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Old 24-02-2011, 19:35   #1
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Soon to be living aboard - need advice

I plan to start living aboard a 30 foot sailboat in the coming weeks for the first time. I seek guidance. Is there anything that you all wish you had known prior to living aboard ? Do any of the clubs that rent slips have showers ? I'm on the San Diego Bay, is the water fairly active ? Does the boat tend to move around a lot on slips ? And what of heat ? Do most 30 foot boats (like Beneteau's) have heaters - hot water heaters ?

thanks !

vook
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Old 24-02-2011, 19:42   #2
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pirate Re: Soon to be living aboard - need advice

Beneteaus do indeed have W heaters if its an inboard engine... just have to run the engine awhile to heat it...
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Old 24-02-2011, 20:34   #3
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You shouldn't need a cabin heater in San Diego. Not too many boats down there would have them anyway.
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Old 25-02-2011, 18:45   #4
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Re: Soon to be living aboard - need advice

Three strand nylon lines absorb much shock,- don't use dacron for dock lines. Most all marinas that I've stayed at have bath houses,- showers. I'm not sure of places that are describes as "clubs". We spend our winters in latitudes like San Diego or south and require little heat, but if it's needed at the dock, then a little $20 electric heater will suffice. If we're off the dock, we wear a jacket or put an extra blanket on the berth. Take care and joy, Aythay crew
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Old 25-02-2011, 18:49   #5
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Re: Soon to be living aboard - need advice

vook, If you are in San Diego and plan to stay there, before you embark on this adventure, it might be a good idea for you to check and see if it will even be possible for you to find a slip that you can live aboard. In San Diego, you might be surprised. Chuck
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Old 25-02-2011, 18:55   #6
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Re: Soon to be living aboard - need advice

In San Diego, you might find that a trawler lamp (using pure paraffin) is all you need to keep the boat warm on a chilly night. Maybe that and a comfy sweater.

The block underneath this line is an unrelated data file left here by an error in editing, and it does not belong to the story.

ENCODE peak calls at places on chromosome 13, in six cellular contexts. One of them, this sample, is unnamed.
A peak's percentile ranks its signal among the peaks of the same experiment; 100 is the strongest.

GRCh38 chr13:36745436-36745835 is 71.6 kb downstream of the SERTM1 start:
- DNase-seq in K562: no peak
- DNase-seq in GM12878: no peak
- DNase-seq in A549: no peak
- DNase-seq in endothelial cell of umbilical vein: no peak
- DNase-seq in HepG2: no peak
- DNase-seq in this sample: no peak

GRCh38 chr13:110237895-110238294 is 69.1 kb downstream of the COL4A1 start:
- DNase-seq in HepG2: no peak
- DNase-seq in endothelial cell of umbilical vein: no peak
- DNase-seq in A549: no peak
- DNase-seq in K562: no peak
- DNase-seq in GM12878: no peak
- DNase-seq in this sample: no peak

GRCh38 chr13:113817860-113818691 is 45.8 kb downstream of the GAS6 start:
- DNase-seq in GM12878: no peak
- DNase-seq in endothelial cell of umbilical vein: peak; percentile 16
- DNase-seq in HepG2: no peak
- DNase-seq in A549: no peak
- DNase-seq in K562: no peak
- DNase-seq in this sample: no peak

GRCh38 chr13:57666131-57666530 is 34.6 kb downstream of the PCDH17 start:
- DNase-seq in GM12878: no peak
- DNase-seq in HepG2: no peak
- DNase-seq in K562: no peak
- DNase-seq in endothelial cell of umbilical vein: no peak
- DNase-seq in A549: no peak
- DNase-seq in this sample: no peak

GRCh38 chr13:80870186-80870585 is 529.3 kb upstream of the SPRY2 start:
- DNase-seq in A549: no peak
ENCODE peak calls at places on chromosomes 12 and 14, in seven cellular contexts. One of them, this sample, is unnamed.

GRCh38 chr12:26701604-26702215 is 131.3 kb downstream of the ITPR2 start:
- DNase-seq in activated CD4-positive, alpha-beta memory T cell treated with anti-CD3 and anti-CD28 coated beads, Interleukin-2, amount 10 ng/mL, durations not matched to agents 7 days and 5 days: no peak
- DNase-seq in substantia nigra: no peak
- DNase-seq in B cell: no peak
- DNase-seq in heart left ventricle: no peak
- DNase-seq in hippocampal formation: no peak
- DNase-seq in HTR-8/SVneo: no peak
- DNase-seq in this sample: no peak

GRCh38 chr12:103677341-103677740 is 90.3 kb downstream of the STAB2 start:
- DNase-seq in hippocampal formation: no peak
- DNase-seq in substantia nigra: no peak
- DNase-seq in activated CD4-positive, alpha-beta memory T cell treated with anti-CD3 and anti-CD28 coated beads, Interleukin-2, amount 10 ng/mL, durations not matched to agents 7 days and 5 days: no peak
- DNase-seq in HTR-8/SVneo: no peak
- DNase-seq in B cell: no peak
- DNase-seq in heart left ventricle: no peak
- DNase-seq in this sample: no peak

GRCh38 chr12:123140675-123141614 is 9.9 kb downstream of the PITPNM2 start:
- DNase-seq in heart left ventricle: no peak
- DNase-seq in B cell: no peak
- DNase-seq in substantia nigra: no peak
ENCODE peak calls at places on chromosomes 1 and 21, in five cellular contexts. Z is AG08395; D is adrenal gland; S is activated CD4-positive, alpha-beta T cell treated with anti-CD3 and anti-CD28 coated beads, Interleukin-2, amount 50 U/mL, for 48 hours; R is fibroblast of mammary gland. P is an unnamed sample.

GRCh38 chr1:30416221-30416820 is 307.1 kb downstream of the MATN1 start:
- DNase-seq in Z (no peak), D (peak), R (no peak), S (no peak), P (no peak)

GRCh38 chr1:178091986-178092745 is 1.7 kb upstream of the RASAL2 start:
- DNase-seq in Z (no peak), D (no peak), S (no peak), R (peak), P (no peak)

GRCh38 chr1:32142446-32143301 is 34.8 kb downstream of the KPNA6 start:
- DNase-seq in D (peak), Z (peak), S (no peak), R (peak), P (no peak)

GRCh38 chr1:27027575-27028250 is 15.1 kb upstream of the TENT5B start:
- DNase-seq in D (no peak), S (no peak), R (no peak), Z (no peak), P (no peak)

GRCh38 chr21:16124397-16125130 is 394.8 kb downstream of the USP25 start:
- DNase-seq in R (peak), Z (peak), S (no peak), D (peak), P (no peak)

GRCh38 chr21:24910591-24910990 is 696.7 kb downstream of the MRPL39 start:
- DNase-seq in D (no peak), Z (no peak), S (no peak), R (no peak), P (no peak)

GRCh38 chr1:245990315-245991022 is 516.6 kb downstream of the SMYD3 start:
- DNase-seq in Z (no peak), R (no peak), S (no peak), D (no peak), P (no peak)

Bigger problem is warming it up on a chilly morning. Best way to do this on a boat without a furnace is to whip up a coffee cake the night before, stick it in the oven uncooked, and then start the oven half an hour before you plan to get up. By the time you're out of bed, you've got a warm cabin and a warm breakfast.
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Old 26-02-2011, 09:10   #7
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Re: Soon to be living aboard - need advice

A few years ago, when slips were hard to come by in San Diego Bay, it was virtually impossible to get a liveaboard slip. Now many of the marinas are half empty and they are more welcoming to liveaboards. The trick is to not call on the phone. Walk in and and meet the dock master and ask about availability. They just want to make sure you are not an unsavory character before inviting you to live in their marina.

Kona Kai marina is liveaboard friendly in general and has plenty of space, so you should have no problem getting a slip there. As an FYI, it is illegal to liveaboard in Mission Bay, but we are told the marinas turn a blind eye if you do.

As for heat, I get cold easily. I run a space heater every night and on cooler days. The space heater works great.
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Old 26-02-2011, 09:39   #8
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Re: Soon to be living aboard - need advice

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............. The trick is to not call on the phone. Walk in and and meet the dock master and ask about availability. They just want to make sure you are not an unsavory character before inviting you to live in their marina.......................
Good advice here from ChristiGrab! Most of the marinas that we have lived aboard over the last four decades have a posted policy that states they do not allow liveaboards and yet, we and others were living aboard. We were not living aboard without the consent of the marina owners and managers, but simply "approved" by presenting ourselves as responsible owners of a sound vessel. Take care and joy, Aythya crew
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Old 26-02-2011, 10:04   #9
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beating the "no liveaboards" rule

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Good advice here from ChristiGrab! Most of the marinas that we have lived aboard over the last four decades have a posted policy that states they do not allow liveaboards and yet, we and others were living aboard. We were not living aboard without the consent of the marina owners and managers, but simply "approved" by presenting ourselves as responsible owners of a sound vessel. Take care and joy, Aythya crew
I've lived aboard legally in two marinas with no-liveaboards policies. When one is gainfully employed, owns a nice boat, and is involved in the local community, the rules suddenly change.
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